The August edition of School Administrator
has an in-depth and informative package on Charlotte-Mecklenburg's strategic staffing program. There's a lot of good info about getting strong educators to take on challenging assignments in urban schools. But if you read the introductory piece by our deputy superintendent (who was, at the time of writing, in the hunt for the top job), you will be assured that this effort has "exceeded our expectations" and "turned around" all 24 participating schools. Heck, it sounds like CMS has pretty much solved the challenge of urban school reform.
The reality, if you look at the latest round of test scores, is quite different. For starters, four of the seven schools that have been in the program four years logged 2012 composite pass rates in reading, math and science of 50 percent or lower -- hardly a turnaround success. Here's the article I wrote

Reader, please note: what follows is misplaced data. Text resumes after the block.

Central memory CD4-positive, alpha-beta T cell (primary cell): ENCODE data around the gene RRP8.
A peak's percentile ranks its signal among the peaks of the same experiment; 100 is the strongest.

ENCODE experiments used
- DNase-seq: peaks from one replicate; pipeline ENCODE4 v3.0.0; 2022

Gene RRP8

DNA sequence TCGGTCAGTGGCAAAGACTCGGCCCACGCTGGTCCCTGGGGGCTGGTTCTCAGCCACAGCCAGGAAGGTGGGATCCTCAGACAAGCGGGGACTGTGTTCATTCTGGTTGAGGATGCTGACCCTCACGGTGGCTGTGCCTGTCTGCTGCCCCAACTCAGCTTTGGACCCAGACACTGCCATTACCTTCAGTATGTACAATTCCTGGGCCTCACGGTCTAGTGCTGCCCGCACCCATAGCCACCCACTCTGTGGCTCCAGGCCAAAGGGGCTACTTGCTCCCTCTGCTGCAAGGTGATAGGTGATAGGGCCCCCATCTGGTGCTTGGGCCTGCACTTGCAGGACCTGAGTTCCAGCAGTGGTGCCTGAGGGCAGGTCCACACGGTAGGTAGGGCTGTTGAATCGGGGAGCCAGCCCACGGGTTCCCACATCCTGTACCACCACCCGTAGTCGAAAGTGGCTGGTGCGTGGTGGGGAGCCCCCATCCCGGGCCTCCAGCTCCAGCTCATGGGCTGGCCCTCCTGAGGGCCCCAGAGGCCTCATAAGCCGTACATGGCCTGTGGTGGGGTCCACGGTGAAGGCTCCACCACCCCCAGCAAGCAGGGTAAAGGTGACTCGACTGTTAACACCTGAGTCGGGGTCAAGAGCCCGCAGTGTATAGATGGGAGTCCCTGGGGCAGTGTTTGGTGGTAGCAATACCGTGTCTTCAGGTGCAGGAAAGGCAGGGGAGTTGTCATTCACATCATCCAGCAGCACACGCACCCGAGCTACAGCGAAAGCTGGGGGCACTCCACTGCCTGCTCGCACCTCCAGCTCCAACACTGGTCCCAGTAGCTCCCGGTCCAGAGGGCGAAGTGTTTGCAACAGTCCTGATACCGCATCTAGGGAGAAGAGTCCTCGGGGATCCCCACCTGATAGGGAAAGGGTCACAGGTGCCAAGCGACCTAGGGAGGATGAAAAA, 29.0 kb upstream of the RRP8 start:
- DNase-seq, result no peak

looking at the long term impact of the program.
I'm passing this along specifically in case you hear that CMS' strategic staffing is the golden ticket. More generally, I'd like to spark discussion of how we can truth-squad claims from other districts, especially when our time is limited and/or experts may be overly enthusiastic. I don't doubt for a minute that Jay Goldman and his crew were hearing from lots of well-informed sources that this program was a roaring success. And as someone who recently had to swoop into Reno and report on a newly hired superintendent, I know how hard it is to get your head around the subtleties of an unfamiliar district.